Date: Friday 30 May
Time: 7.15-8.00pm (British Summer Time)
Venue: Time Explorers
Organiser: Fox Phlox
In spring 1998 a circle of prehistoric timbers, exposed by the receding tide, was found projecting from the sands at Holme-next-the-Sea in Norfolk, England. The site came to be known as Seahenge, and is a unique early Bronze Age timber circle with an upside-down oak tree stump at its centre.
Excavating the site proved to be hugely controversial - many people believed it only made sense in context, others felt that an ancient religious site should not be disturbed.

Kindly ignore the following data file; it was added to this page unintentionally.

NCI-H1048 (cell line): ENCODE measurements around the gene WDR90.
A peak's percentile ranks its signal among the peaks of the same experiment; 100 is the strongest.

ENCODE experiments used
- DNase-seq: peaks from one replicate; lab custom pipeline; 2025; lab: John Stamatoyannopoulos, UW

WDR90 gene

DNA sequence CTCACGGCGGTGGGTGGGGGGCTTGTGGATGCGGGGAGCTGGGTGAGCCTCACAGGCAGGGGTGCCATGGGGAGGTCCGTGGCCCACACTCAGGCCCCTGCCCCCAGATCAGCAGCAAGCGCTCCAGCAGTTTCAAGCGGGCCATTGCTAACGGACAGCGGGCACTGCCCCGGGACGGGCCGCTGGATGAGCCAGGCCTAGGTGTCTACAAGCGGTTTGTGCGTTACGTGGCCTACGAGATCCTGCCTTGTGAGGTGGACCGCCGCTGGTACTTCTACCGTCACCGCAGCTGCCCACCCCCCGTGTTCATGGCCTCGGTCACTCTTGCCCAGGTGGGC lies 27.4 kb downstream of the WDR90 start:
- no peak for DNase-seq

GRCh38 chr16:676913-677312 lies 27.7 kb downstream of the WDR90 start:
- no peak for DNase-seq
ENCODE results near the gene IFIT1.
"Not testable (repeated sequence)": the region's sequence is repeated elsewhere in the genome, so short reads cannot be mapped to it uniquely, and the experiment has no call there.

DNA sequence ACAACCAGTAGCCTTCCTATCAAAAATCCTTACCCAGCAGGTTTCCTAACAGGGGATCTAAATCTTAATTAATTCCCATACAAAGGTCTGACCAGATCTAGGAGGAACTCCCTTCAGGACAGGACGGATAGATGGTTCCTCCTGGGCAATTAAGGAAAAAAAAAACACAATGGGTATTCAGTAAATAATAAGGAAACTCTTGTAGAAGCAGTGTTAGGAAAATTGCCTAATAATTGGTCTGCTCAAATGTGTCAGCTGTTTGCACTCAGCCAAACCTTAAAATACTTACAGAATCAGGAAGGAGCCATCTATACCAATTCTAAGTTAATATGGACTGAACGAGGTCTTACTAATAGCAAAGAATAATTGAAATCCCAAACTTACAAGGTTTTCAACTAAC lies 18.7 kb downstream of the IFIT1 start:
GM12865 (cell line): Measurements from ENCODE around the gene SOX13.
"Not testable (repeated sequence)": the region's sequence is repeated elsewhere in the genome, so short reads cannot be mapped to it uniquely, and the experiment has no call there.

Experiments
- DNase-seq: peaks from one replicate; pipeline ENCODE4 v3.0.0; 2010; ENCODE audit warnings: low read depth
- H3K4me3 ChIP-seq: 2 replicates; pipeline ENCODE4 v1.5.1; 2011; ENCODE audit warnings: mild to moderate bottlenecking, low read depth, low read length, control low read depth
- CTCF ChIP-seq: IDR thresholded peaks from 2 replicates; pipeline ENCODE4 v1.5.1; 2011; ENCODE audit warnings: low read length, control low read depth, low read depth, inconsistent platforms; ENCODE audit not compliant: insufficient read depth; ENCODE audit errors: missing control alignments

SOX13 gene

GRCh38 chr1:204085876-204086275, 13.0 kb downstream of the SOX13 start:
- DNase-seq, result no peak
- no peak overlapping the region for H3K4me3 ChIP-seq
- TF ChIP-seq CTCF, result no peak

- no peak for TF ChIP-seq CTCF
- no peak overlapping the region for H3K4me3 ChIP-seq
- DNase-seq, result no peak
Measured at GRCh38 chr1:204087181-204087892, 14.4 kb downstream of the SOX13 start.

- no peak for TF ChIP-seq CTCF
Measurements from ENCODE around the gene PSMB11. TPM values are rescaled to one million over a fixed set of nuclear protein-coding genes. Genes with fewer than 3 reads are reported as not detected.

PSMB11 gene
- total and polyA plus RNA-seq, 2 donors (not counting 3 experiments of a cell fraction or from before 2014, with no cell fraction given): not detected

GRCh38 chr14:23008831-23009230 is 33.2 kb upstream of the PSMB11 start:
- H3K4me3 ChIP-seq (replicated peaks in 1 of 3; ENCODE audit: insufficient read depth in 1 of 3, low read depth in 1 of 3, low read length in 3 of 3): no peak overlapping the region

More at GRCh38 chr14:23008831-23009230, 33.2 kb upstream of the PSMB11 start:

We will be discussing why 50 bits of muddy old wood stirred so many people to express strong feelings about the early Bronze Age, about archaeology, and about the preservation of ancient remains.
Any other info:
1 Fox Phlox